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Language barriers are starting to crumble. This month Japan's dominant mobile phone operator, NTT DoCoMo, introduced the world's first app for real-time voice translation. When a user with a DoCoMo smartphone places a call through the app, he speaks in Japanese and his words are promptly translated into English, Mandarin, or Korean. To complete the conversational circuit, the other person's words are translated from any of those languages back into Japanese.

With this debut we've taken one step closer to building a mechanical Babel fish, the extraordinarily useful creature imagined by Douglas Adams in The Hitchhiker's Guide to the Galaxy. As any lover of sci-fi knows, the Babel fish is a leech-like critter that is inserted into the ear and lives in the brain, where it feeds on brain waves and provides simultaneous translation of any language in the universe. NTT DoCoMo's app can't match that universal utility with its current limit of four languages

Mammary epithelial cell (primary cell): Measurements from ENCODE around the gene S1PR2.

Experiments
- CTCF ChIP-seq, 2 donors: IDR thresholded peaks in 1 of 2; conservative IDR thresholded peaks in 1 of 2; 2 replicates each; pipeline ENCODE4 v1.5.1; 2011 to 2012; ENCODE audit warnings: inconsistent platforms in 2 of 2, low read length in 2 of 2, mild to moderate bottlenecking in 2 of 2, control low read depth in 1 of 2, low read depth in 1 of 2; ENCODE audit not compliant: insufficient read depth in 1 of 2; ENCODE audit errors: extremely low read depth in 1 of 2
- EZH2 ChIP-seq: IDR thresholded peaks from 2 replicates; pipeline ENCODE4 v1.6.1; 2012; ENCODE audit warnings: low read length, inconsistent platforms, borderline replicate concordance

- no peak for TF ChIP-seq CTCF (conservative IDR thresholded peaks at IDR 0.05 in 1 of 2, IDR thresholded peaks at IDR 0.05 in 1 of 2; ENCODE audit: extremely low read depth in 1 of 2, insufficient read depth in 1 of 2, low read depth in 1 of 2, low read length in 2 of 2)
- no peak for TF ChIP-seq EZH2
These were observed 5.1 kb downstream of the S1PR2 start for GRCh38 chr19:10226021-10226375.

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What they really should be researching is more natural auto translations.

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